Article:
Week 2:
Getting into the loop


Cornell Fellow in Political Science

Global Zero | Washington, D.C.

August 13, 2018

As my second week of working at Global Zero comes to a close, I have found myself gaining a sense of normalcy and have fallen into a routine. For a newcomer, trying to wrap one’s mind around all of the varying initiatives, policies, and calls for activism that Global Zero/ Beyond the Bomb backs is extremely overwhelming and leaves you disoriented when trying to follow it all. Thankfully, this tenacious team of changemakers has taken the time to explain the subtle distinctions of particular events and policy stances to me, despite it being an extremely busy and stressful time for all involved. Their help has made my schedule and workload of projects seem much less intimidating now that I am beginning to understand the purpose behind much of my work.

The WeWork building offers many perks for the companies who inhabit the office spaces, including nitro coffee and beer on tap!

During this past week, the team has been in a full out sprint, working on the new Global Zero website (which is going to be phenomenal when completed) as we prepare for its launch. I too have gotten to put my hands on this project through helping upload information about our hundreds of signatories who endorse Global Zero’s mission. I have really enjoyed this task because I have gotten to learn about the individuals backing Global Zero, coming from unique backgrounds, working to reduce nuclear arsenals and the threat of nuclear war in a variety of ways. It is very encouraging to see that there is an international community that supports an initiative to eradicate nuclear weapons.

With the midterms swiftly approaching, I have also been tracking primary election winners, in order to reach out to them about Beyond the Bomb’s No First Use policy, which means contacting hundreds of potential seat holders for the US House and Senate. Through this process of tracking and contacting representatives, I have learned the importance of an effective spreadsheet and researching who you are trying to communicate with before contacting them. To my surprise, candidates that I thought wouldn’t even consider endorsing NFU were some of the most passionate supporters. Realizing that I am able to discuss important matters of Nuclear arms control with political representatives successfully has been an empowering moment of success for me.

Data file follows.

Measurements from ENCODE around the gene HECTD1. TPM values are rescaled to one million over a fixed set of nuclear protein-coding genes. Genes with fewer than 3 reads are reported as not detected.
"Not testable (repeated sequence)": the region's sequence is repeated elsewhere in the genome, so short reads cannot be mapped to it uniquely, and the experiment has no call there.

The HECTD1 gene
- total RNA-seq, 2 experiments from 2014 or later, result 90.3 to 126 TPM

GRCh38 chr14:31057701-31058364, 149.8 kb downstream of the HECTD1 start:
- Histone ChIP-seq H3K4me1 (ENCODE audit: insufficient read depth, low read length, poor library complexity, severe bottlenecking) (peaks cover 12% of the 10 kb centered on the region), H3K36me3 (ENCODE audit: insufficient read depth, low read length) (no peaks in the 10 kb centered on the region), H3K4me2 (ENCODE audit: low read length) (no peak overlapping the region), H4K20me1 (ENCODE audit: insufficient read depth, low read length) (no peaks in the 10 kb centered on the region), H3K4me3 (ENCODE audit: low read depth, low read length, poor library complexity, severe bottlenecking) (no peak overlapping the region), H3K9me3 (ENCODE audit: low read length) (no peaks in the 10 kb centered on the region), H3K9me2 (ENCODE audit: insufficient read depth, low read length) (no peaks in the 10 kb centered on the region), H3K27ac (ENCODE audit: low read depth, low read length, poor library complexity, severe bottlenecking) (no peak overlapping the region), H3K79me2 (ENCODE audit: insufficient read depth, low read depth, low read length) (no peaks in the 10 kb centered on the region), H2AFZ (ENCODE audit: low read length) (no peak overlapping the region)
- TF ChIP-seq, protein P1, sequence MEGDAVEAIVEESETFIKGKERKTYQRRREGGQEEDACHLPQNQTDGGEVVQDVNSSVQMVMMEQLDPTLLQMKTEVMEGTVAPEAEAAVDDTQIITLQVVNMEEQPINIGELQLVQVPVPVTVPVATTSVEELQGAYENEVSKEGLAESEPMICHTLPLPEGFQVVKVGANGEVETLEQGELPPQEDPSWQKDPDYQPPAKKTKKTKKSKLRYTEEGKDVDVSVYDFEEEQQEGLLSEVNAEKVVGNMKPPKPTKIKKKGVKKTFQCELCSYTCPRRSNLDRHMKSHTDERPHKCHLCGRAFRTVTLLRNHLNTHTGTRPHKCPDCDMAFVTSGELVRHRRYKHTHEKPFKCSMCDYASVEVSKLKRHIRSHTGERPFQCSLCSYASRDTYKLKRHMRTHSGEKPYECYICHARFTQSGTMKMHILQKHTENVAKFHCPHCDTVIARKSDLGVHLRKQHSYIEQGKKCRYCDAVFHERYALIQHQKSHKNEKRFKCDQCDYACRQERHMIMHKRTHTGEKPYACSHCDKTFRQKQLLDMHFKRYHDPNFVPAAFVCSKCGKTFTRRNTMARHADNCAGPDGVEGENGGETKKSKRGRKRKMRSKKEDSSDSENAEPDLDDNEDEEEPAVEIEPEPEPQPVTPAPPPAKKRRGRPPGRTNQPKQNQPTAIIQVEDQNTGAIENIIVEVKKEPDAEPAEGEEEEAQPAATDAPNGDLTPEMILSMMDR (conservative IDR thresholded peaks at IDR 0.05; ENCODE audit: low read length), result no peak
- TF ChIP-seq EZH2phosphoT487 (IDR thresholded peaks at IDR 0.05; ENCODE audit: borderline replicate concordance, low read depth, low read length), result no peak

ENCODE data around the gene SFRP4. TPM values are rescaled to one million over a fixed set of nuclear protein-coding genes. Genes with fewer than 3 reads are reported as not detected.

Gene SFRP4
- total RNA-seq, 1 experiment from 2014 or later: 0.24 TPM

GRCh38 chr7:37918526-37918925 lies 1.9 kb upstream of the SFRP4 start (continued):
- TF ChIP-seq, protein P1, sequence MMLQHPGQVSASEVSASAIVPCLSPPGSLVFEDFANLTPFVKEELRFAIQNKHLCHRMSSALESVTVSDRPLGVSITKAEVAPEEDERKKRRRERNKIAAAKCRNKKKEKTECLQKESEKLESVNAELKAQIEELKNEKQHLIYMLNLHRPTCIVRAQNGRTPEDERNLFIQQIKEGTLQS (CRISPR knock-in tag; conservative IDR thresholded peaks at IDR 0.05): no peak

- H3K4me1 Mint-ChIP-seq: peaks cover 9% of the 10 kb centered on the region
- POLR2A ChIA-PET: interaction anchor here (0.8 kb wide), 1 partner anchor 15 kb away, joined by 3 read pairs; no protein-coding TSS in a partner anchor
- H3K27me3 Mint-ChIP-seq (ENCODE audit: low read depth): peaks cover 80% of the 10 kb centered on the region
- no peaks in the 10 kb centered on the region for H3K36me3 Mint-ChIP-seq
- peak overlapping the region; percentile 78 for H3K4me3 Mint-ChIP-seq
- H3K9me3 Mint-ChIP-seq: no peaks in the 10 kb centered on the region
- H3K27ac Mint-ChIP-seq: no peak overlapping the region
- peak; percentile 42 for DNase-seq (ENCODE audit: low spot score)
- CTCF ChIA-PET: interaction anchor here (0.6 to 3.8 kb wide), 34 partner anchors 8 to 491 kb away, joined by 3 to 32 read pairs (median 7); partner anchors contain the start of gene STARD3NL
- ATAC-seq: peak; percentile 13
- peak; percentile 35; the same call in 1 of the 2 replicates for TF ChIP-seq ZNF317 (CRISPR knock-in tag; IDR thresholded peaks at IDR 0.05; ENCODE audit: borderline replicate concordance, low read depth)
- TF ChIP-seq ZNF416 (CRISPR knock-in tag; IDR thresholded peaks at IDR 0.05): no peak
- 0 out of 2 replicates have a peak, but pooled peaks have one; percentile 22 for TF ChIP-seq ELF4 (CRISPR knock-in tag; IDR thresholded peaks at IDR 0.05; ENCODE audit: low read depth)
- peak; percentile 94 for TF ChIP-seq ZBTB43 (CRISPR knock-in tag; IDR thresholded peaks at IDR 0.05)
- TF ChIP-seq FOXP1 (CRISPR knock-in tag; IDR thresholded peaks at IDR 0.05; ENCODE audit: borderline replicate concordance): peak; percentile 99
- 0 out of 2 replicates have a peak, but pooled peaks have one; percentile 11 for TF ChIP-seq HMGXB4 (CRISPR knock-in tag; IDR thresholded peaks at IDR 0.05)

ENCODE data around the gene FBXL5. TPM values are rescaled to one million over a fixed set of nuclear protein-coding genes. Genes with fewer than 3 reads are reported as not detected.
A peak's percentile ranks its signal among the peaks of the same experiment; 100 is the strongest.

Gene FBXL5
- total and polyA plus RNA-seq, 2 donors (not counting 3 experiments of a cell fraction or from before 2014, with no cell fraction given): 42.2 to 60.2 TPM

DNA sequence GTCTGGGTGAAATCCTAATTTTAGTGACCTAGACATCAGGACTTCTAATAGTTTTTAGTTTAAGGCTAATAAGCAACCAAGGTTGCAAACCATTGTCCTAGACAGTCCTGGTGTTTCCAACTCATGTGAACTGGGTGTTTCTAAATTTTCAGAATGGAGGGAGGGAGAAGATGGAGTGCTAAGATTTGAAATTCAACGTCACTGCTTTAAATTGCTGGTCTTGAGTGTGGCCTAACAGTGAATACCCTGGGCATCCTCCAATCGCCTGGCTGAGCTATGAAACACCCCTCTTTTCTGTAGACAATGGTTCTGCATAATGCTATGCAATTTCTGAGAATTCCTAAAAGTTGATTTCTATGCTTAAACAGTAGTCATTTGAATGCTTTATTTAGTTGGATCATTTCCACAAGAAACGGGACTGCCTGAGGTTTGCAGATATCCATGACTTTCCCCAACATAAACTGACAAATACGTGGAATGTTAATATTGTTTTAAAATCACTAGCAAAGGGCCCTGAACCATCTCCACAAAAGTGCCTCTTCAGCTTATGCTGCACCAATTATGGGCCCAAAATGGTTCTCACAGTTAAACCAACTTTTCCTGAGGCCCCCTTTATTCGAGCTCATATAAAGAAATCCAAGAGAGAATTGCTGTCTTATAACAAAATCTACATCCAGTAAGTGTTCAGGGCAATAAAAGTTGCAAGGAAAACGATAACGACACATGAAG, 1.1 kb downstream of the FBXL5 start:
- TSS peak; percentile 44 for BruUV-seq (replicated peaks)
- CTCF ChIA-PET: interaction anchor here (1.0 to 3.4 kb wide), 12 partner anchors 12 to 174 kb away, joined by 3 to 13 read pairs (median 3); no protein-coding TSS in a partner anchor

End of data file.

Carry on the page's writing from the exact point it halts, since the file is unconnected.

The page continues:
The office went out for ice cream since it was Jessica’s last day! I’m going to miss my fellow intern in the office.

During this week I’ve also been given a chance to explore the quirky events and shops that DC offers off of the beaten tourist path. One of my favorites was going to a cat café. Crumbs & Whiskers is a café that gives cat lovers a chance to hang out with some adorable felines and the cats, who would otherwise be in a humane society, the chance of being adopted. Since I was feeling a bit homesick and missing my cat, this was the perfect excuse to visit. I also got to visit a newly developed section of DC near the National’s Park stadium, called The Yards, with some family in the area for a concert in the park. I have quickly learned that if you are bored in this city, you just aren’t trying hard enough to find something to do.

The Crumbs & Whiskers Cat Café front window.

Isabel Light '19

Isabel is a politics major from Mount Vernon, Iowa.